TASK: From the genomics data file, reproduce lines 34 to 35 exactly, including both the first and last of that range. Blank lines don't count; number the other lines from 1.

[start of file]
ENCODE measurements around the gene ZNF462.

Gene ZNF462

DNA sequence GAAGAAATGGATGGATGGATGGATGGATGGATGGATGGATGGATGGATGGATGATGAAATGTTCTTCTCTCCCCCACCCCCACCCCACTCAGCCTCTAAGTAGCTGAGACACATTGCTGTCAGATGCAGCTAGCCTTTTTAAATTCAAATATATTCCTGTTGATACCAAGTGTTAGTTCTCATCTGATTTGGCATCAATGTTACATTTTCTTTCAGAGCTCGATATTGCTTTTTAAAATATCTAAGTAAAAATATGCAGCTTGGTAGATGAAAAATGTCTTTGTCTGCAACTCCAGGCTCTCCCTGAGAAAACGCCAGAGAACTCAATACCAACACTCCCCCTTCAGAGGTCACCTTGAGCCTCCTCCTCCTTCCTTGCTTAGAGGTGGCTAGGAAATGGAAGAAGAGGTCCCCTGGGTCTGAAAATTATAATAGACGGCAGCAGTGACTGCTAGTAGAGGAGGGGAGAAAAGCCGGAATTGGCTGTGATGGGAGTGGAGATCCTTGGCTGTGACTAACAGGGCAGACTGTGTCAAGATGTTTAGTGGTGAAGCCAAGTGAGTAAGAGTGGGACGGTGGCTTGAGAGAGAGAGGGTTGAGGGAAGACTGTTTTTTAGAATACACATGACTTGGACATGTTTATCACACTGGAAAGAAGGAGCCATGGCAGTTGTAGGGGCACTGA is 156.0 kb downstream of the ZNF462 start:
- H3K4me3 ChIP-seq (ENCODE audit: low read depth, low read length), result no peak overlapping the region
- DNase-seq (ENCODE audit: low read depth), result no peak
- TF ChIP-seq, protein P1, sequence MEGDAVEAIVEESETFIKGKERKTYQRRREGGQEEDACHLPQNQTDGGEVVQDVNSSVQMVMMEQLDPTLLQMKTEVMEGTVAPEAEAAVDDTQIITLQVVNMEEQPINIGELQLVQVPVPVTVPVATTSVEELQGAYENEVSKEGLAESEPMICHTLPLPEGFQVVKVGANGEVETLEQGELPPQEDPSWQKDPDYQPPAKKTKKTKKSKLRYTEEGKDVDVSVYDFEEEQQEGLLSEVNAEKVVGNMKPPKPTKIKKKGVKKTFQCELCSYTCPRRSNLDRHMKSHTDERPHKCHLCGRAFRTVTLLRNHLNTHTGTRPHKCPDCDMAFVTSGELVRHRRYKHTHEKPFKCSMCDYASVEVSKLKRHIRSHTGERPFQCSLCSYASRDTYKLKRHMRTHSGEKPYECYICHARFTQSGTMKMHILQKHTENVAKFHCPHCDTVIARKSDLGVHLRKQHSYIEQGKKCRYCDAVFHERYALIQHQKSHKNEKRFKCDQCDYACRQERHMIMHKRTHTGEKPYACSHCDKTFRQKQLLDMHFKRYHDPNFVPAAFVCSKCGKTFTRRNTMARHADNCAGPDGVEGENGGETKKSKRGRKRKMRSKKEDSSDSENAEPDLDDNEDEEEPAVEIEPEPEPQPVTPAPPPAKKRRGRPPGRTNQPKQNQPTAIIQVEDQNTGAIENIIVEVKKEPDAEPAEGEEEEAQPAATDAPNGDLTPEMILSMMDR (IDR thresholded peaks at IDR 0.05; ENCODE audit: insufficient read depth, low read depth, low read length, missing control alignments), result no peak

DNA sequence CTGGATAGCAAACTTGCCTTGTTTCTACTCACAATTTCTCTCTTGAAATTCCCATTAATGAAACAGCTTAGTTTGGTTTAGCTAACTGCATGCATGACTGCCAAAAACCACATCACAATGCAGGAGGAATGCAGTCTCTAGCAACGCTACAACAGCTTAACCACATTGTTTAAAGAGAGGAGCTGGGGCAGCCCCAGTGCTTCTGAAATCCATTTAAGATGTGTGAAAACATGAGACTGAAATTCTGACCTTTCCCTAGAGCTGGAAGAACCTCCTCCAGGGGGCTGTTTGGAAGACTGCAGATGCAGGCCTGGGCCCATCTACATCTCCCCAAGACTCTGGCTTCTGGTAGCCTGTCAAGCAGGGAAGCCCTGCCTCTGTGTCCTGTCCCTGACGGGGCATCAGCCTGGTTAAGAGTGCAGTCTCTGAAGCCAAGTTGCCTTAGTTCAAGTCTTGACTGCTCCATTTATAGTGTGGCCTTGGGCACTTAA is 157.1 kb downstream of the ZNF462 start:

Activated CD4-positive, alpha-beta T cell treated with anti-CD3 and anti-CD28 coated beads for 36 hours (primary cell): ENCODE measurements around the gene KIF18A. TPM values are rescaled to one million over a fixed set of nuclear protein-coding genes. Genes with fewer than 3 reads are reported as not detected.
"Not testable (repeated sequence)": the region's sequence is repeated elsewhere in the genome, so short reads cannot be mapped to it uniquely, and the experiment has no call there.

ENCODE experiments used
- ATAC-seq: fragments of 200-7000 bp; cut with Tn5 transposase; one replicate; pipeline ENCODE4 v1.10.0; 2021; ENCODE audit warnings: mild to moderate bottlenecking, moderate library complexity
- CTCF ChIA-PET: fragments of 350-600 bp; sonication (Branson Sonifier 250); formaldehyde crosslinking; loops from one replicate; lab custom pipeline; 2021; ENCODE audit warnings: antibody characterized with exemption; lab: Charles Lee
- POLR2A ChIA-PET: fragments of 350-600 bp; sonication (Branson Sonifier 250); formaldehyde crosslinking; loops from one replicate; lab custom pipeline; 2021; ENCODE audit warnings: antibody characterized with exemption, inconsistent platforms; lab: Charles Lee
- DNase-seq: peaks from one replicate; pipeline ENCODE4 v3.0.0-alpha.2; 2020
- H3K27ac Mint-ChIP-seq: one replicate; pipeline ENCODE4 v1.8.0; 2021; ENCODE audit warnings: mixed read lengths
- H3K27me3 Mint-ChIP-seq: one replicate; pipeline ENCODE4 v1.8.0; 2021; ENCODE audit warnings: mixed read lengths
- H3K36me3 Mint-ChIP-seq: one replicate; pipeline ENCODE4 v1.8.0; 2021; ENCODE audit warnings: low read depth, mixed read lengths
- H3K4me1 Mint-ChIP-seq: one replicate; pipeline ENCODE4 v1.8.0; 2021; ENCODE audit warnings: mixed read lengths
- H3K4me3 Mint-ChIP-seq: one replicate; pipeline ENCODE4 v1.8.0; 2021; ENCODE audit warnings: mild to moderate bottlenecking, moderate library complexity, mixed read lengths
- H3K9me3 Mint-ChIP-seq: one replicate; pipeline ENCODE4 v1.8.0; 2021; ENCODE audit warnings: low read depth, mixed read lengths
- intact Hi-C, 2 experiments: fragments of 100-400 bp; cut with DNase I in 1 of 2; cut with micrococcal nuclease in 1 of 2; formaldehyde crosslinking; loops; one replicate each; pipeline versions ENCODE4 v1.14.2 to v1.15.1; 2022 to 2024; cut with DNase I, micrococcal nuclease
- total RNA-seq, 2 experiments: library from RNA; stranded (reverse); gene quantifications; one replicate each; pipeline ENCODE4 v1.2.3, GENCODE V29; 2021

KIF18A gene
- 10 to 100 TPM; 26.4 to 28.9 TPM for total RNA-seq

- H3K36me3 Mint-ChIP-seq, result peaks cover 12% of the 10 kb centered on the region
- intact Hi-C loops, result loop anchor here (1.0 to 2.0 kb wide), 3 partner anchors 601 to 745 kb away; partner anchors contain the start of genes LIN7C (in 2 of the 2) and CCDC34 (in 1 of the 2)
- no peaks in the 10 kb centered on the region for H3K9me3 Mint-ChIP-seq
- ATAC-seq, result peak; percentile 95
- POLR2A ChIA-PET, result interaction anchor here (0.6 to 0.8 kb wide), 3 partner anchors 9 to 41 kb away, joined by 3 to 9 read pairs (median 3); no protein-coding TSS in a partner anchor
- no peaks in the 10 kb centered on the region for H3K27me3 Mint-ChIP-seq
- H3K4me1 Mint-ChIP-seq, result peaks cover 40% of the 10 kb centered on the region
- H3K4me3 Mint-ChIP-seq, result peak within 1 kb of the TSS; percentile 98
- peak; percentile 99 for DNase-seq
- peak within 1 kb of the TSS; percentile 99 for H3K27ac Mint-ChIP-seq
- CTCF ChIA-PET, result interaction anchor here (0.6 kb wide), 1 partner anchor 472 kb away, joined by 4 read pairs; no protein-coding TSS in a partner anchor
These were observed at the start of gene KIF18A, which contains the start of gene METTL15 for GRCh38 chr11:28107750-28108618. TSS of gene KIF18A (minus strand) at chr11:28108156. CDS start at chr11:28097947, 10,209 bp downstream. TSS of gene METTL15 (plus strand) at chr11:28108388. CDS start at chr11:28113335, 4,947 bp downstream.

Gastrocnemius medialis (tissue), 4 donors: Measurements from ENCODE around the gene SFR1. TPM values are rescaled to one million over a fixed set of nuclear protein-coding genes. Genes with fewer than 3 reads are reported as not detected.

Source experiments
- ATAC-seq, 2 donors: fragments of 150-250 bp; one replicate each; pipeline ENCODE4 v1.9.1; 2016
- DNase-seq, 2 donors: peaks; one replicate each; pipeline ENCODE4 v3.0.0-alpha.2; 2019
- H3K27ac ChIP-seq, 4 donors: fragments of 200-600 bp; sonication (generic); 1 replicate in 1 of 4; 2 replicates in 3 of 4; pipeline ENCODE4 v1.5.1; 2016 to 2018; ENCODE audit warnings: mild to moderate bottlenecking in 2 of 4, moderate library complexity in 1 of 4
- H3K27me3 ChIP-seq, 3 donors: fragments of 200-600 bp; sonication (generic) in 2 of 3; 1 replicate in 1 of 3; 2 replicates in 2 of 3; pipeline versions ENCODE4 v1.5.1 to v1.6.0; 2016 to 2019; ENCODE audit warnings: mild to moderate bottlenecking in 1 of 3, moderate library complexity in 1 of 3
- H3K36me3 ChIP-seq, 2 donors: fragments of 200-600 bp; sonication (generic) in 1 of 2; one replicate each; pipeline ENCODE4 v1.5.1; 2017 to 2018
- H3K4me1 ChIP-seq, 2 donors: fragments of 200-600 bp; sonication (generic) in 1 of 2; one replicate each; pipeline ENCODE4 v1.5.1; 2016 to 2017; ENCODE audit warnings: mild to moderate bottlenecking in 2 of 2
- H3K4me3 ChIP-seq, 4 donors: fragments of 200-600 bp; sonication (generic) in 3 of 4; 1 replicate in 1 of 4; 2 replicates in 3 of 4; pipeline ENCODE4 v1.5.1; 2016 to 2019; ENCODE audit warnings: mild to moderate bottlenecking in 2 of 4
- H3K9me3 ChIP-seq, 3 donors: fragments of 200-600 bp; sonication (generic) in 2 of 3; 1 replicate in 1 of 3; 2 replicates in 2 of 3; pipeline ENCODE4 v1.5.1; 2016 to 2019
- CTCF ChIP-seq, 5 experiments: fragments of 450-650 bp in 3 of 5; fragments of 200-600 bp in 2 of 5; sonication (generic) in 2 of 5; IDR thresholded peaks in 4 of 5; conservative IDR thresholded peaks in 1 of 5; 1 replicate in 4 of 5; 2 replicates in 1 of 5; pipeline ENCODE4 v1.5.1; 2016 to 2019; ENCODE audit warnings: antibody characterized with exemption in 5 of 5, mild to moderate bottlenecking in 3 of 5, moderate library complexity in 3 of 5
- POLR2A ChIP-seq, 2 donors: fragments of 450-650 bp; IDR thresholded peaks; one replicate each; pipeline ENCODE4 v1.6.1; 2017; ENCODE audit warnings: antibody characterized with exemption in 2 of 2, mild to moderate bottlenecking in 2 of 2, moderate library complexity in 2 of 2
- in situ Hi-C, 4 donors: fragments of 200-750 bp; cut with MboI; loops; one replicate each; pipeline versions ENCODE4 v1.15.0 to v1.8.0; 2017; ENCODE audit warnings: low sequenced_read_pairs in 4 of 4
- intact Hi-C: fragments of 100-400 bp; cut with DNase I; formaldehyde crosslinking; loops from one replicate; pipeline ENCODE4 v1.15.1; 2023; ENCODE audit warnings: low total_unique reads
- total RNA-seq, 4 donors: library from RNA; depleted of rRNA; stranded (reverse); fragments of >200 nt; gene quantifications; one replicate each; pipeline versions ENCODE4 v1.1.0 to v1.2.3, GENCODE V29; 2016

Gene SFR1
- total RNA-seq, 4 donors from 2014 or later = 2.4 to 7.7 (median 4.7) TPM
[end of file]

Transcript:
- peak within 1 kb of the TSS; percentile 99 for H3K27ac Mint-ChIP-seq
- CTCF ChIA-PET, result interaction anchor here (0.6 kb wide), 1 partner anchor 472 kb away, joined by 4 read pairs; no protein-coding TSS in a partner anchor